Some people may believe that supporting the work of charities and aid agencies by tweeting and blogging seems a miniscule drop in a very big ocean. To others, the issues are so big and complex it is easier not to get involved and I respect that. One of the joys of the blogging world is dipping in and out of so many different conversations from so many different lives.

I do, however, expect to be able to express my opinions freely, and for organisations which represent the blogging community to reflect and respond to those opinions, where they are held by a majority of that community. As an example, the speedy removal of a Nestle logo from this site, following a calm and considered discussion of the issues involved, was an admirable thing to see.

As an ethical blogger, there are constant challenges and choices to face; but perhaps the most powerful thing we have as bloggers is a platform for conversation – and if we keep talking, then we can achieve amazing things together.


Sally Whittle is founder of the Tots100, Foodies100, BlogSummit and the MAD Blog Awards. When she's not working, she can be found blogging at Who's the Mummy, or having fun with her 8 year old daughter, Flea.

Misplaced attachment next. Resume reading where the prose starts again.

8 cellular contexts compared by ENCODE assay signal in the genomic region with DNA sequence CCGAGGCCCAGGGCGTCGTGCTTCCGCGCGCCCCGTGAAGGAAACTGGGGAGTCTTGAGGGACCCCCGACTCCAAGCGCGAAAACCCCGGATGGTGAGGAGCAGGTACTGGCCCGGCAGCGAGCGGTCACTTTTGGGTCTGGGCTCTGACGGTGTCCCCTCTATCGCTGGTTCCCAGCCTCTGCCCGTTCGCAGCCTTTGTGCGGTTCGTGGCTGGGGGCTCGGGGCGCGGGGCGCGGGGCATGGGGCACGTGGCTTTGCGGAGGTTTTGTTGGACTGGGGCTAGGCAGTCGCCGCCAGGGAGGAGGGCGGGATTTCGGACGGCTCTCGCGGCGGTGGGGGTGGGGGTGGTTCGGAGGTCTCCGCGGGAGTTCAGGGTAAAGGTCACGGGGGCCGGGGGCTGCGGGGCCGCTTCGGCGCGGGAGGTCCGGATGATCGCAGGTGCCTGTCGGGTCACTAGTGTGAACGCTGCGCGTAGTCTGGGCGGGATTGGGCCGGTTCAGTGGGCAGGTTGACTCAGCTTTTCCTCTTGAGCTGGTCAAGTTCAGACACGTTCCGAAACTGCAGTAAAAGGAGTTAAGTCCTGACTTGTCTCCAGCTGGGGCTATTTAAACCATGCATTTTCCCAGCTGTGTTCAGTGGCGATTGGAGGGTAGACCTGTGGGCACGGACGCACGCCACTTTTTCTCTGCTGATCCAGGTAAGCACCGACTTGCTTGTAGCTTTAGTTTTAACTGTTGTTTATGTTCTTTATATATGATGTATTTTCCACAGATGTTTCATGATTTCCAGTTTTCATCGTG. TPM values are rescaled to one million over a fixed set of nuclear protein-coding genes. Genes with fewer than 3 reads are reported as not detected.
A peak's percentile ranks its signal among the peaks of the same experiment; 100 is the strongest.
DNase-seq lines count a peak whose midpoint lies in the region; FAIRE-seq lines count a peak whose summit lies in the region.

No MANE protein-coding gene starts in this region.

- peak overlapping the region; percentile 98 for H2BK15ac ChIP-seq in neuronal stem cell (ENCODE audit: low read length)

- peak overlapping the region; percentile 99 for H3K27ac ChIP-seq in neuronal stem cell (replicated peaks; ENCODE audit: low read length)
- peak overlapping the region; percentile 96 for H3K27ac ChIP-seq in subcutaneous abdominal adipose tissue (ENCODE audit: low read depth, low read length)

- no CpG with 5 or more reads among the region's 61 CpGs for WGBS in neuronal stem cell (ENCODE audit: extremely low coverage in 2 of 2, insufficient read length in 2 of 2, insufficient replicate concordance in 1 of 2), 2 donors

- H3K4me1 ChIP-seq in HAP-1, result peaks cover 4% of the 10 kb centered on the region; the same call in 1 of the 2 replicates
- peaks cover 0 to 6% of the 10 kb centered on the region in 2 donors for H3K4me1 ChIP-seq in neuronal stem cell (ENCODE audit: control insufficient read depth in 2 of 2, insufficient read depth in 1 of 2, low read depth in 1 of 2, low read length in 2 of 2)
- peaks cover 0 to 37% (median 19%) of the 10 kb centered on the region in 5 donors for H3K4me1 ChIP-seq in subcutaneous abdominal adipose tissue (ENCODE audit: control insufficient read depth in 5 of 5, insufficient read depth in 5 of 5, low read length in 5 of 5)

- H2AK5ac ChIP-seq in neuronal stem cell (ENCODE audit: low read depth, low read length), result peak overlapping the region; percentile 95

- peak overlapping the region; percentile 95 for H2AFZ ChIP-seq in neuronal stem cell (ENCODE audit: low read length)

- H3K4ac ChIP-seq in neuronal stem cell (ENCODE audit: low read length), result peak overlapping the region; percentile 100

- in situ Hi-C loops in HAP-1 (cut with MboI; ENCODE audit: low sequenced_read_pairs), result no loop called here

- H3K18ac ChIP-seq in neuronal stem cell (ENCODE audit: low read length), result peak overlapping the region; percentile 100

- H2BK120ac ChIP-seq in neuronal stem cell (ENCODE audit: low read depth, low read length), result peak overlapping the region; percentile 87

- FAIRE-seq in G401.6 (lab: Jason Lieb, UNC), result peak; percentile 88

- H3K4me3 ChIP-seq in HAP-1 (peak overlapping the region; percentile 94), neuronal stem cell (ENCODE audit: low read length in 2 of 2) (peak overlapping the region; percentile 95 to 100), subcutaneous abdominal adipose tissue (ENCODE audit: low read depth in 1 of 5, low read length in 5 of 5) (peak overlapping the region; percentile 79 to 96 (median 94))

Discussion14 Comments

  1. Your blog post has made me realise why I love reading blogs and Twitter. Blogs are in the main a view into people’s lives and their ethics and some of my favourite blogs are those of people who have strong ethics. I often don’t share their views but I still love reading what they have to say. Same goes for Twitter.

  2. Fabulous Christine. it is only in the last few years that I have started to undertsand more about how I can make small steps to help change our world for the better. I love being able to blog about causes that I feel strongly about. In the last year I have had so many emails, tweets and messages about how people have been touched by what I have written and have started to seek help, realise they have a problem or think about their own impact that it makes me so proud to be a blogger.

    Also know what you mean about turning down products/ events that do not suit your own values. I got offered advertising for the site recently for chocolate, well for someone who advertises herself as a recovering food addict that would be a tad hyprocritical!

    Keep on blogging…

    Mich x

    • That is fantastic Michelle! I am always bemused by PR/marketing approaches which have clearly not read my blog or even my bio.

      I am happiest when I am blogging about something which matters to me whether that is something one of my children has achieved, something we have enjoyed doing or something which has touched my soul and I need to write about. Blogging is a wonderful thing!

  3. Great post, Christine – a really interesting read. There are a lot of people who mention boycotts or beliefs but aren’t prepared to explain their own reasons for being involved. Sometimes ignorance (my own included) is born through not having enough information.